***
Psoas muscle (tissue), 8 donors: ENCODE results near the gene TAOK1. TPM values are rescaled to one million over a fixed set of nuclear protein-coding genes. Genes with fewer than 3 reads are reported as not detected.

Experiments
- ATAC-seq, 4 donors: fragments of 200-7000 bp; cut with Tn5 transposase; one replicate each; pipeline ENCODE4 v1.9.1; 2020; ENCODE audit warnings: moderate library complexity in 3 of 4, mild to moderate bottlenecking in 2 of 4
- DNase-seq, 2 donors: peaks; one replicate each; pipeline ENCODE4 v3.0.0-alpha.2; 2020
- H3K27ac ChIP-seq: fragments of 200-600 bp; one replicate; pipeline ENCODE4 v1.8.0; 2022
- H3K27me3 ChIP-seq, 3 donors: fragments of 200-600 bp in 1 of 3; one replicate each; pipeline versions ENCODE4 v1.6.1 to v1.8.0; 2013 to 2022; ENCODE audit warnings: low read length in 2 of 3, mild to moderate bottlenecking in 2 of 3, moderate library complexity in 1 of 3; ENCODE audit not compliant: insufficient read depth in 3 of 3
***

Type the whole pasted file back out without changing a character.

Psoas muscle (tissue), 8 donors: ENCODE results near the gene TAOK1. TPM values are rescaled to one million over a fixed set of nuclear protein-coding genes. Genes with fewer than 3 reads are reported as not detected.

Experiments
- ATAC-seq, 4 donors: fragments of 200-7000 bp; cut with Tn5 transposase; one replicate each; pipeline ENCODE4 v1.9.1; 2020; ENCODE audit warnings: moderate library complexity in 3 of 4, mild to moderate bottlenecking in 2 of 4
- DNase-seq, 2 donors: peaks; one replicate each; pipeline ENCODE4 v3.0.0-alpha.2; 2020
- H3K27ac ChIP-seq: fragments of 200-600 bp; one replicate; pipeline ENCODE4 v1.8.0; 2022
- H3K27me3 ChIP-seq, 3 donors: fragments of 200-600 bp in 1 of 3; one replicate each; pipeline versions ENCODE4 v1.6.1 to v1.8.0; 2013 to 2022; ENCODE audit warnings: low read length in 2 of 3, mild to moderate bottlenecking in 2 of 3, moderate library complexity in 1 of 3; ENCODE audit not compliant: insufficient read depth in 3 of 3